Monday, April 25, 2016

Shrimp Carbonara

We love a good carbonara around here. It's been a while since I made a new variation, so when I was reading a book that mentioned pasta carbonara I knew it was a sign. And thus, Shrimp Carbonara was born.

Shrimp carbonara

I'm not sure why it never occurred to me to make this before but now that I have, it will definitely become a regular thing. All I did was add shrimp to my standard carbonara recipe. I mean, what's not to love about shrimp cooked in bacon fat? Positively delicious.

Shrimp Carbonara
Based on Nigella Lawson's carbonara recipe

1 pound spaghetti
6 slices bacon, chopped into bite-size pieces
1 pound shrimp, any size you like, peeled and deveined
1 large onion, thinly sliced
1/4 cup dry vermouth (or white wine)
4 eggs
1 1/2 cups freshly grated Parmesan
1/4 cup half and half cream
Freshly ground black pepper
Freshly ground nutmeg

Cook pasta according to package directions. Drain and set aside.

In a large skillet that will fit the pasta later, cook the bacon until crispy but not crunchy. Remove with a slotted spoon, leaving the bacon grease in the pan.

While the bacon is cooking, pat the shrimp dry with paper towels and season with salt and pepper. After you've removed the bacon from the pan, add the shrimp in an even layer. Cook the shrimp until they're pink on both sides, about 2 minutes per side. Remove to the plate with the bacon.

Add the sliced onions to the pan and cook until softened and starting to caramelize, about 15 minutes. Add the vermouth and let it bubble so that, after a few minutes, you have a small amount of thick syrup left.

While the vermouth is reducing, beat together the eggs, Parmesan, cream, pepper and nutmeg in a bowl.

Once you have a nice syrup, add the pasta to the pan, tossing well to coat with the sauce. Take the pan off the heat (remove from the stove completely, don't just turn off the burner) and add the egg and cheese mixture, swiftly tossing everything with tongs to mix well. Add the bacon and shrimp and toss again. Taste and season with some more pepper and grated cheese, if desired.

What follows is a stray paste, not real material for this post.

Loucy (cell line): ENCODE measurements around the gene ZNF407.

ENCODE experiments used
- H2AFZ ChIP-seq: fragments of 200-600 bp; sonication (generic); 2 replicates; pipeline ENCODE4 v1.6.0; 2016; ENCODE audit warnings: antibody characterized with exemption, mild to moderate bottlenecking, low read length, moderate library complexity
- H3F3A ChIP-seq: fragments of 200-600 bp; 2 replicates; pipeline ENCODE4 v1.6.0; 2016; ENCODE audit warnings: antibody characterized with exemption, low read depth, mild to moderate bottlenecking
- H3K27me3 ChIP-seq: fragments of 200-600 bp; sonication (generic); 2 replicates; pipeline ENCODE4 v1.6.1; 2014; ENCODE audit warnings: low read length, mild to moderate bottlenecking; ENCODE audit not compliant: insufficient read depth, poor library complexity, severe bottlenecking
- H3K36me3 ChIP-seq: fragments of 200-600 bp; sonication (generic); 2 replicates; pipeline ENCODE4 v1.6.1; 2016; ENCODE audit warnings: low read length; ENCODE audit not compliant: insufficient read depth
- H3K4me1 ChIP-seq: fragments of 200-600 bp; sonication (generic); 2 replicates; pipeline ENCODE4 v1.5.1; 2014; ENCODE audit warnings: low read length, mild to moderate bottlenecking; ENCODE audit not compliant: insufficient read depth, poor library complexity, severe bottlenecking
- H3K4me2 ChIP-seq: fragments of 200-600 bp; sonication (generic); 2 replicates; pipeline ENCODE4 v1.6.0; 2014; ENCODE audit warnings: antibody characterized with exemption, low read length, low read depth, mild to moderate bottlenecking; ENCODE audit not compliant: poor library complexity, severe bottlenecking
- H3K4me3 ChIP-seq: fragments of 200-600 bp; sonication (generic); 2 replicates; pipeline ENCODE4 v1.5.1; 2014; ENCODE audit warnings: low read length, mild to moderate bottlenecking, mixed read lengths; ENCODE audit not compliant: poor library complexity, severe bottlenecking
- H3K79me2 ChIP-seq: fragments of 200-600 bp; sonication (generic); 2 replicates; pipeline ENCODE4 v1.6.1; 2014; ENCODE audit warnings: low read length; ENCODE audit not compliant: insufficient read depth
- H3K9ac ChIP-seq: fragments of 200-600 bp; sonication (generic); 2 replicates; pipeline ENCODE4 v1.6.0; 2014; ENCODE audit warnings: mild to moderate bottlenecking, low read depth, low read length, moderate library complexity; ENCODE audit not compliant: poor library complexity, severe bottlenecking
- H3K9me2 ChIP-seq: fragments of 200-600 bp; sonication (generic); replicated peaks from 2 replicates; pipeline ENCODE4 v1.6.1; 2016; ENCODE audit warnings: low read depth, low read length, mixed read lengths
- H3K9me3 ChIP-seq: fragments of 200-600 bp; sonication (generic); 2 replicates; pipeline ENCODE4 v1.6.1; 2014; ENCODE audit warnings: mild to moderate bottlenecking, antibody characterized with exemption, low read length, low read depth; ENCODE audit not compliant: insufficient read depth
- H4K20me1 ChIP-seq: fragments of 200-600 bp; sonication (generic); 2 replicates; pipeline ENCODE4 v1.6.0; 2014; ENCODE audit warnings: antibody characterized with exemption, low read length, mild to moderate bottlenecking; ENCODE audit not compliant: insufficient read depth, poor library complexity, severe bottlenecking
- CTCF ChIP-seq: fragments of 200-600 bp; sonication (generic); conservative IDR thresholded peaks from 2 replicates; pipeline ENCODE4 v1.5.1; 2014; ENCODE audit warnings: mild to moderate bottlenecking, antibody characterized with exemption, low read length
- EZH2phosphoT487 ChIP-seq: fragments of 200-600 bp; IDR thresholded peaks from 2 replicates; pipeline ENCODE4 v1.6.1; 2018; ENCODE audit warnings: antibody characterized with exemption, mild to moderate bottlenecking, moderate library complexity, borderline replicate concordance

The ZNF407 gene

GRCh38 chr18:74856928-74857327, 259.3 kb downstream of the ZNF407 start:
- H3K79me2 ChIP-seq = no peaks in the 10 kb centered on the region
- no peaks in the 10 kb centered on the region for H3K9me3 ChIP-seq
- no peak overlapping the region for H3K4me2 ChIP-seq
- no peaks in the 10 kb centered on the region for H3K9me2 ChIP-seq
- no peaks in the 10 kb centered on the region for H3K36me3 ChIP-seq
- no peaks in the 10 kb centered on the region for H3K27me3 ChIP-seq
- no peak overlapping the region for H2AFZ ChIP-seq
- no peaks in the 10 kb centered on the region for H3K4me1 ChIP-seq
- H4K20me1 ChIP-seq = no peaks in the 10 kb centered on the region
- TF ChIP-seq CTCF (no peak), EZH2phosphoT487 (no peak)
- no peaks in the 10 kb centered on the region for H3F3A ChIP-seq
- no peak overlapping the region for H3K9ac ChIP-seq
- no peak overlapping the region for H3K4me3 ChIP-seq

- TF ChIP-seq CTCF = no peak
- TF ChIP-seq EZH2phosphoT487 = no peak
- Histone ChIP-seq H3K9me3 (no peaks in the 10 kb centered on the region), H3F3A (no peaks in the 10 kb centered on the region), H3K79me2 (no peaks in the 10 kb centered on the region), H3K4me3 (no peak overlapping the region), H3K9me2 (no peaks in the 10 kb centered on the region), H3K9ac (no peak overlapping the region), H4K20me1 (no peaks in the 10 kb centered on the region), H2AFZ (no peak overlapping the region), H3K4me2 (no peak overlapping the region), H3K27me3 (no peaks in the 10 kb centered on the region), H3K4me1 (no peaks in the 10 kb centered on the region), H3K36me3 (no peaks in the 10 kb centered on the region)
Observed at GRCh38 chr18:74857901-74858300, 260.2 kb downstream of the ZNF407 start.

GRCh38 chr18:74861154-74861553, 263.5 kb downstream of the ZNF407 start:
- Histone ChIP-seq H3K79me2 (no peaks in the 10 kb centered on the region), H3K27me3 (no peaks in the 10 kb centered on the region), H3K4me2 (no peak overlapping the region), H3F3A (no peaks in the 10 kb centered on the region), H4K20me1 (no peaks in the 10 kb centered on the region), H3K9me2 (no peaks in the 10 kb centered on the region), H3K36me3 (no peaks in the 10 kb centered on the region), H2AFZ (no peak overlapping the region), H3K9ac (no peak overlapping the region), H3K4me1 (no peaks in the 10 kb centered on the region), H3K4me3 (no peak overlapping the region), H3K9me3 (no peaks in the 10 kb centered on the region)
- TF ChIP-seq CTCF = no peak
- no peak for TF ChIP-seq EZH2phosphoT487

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Tuesday, April 19, 2016

Lemon Chicken Risotto

Last night was one of those nights where I felt frazzled by the thought of making dinner. I was making this recipe for Lemon Chicken Risotto, so I should have been walkin' on easy street. I love risotto and don't know why it has a reputation for being complicated. Maybe it's because a lot of recipes claim you have to stand at the stove, constantly stirring the rice, for upwards of 20 minutes. Let me tell you this - I've been making risotto for years and I never babysit it like that. True, I don't leave the kitchen so I can keep an eye on it, but I just make sure the pan never gets too dry and give everything a quick stir every few minutes.

Lemon chicken risotto

Anyway. I was frazzled, which meant by the time dinner was done I forgot all about photographing the gorgeous skillet full of deliciousness. As Steve and Katie made oohing and ahhing noises over the bright, lemony flavors and the perfectly cooked chicken, I realized my mistake. I quickly gathered the leftover risotto to one side of the pan and tried to strategically photograph it so it didn't look like 3/4 of the pan was missing. Ha!

Guys. This is some seriously good risotto. We all love risotto, but this was a real showstopper. The fresh herbs and the punch from the lemon were utter perfection. I don't have lemon pepper seasoning, but I did have some free samples of Mrs. Dash, so I used that last night. I should probably put lemon pepper seasoning on the shopping list, though, since I plan to make this one often.

Lemon Chicken Risotto
Slightly modified from How Sweet It Is

1 pound boneless, skinless chicken thighs or breasts
1/2 teaspoon salt
1/2 teaspoon garlic powder
1/2 teaspoon lemon pepper seasoning
2 tablespoons olive oil
5 to 6 cups low-sodium chicken stock